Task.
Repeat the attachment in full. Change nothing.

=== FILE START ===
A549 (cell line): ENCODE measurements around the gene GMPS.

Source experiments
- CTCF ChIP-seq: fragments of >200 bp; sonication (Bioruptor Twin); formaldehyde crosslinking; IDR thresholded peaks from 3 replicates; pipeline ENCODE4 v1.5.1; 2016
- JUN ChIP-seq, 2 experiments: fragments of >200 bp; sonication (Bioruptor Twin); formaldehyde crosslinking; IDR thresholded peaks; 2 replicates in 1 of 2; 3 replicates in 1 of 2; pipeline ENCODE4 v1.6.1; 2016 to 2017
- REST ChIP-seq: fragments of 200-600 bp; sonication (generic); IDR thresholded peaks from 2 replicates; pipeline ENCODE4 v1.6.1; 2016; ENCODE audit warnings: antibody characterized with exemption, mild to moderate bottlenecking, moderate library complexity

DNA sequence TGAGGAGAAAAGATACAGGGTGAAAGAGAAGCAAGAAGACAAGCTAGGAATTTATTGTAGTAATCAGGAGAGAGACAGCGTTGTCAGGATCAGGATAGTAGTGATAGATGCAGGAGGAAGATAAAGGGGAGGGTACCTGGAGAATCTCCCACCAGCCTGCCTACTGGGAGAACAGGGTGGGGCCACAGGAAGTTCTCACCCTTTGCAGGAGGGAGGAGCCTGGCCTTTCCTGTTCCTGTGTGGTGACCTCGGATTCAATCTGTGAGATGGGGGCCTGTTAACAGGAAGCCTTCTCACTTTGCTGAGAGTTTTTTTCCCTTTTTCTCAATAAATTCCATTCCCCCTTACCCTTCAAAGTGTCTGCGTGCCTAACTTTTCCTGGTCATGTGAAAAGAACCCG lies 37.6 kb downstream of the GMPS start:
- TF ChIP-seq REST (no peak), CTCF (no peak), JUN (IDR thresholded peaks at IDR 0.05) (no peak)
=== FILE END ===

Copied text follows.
A549 (cell line): ENCODE measurements around the gene GMPS.

Source experiments
- CTCF ChIP-seq: fragments of >200 bp; sonication (Bioruptor Twin); formaldehyde crosslinking; IDR thresholded peaks from 3 replicates; pipeline ENCODE4 v1.5.1; 2016
- JUN ChIP-seq, 2 experiments: fragments of >200 bp; sonication (Bioruptor Twin); formaldehyde crosslinking; IDR thresholded peaks; 2 replicates in 1 of 2; 3 replicates in 1 of 2; pipeline ENCODE4 v1.6.1; 2016 to 2017
- REST ChIP-seq: fragments of 200-600 bp; sonication (generic); IDR thresholded peaks from 2 replicates; pipeline ENCODE4 v1.6.1; 2016; ENCODE audit warnings: antibody characterized with exemption, mild to moderate bottlenecking, moderate library complexity

DNA sequence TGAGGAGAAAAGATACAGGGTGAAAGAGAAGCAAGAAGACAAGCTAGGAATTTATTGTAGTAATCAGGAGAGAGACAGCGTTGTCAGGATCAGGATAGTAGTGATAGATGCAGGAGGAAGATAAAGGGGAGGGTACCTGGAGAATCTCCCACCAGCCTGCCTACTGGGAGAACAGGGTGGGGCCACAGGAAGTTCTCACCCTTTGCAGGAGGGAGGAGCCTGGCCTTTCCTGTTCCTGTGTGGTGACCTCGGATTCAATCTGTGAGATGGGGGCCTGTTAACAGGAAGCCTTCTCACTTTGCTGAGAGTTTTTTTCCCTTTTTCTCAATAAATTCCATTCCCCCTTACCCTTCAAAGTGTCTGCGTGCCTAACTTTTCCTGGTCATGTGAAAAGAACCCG lies 37.6 kb downstream of the GMPS start:
- TF ChIP-seq REST (no peak), CTCF (no peak), JUN (IDR thresholded peaks at IDR 0.05) (no peak)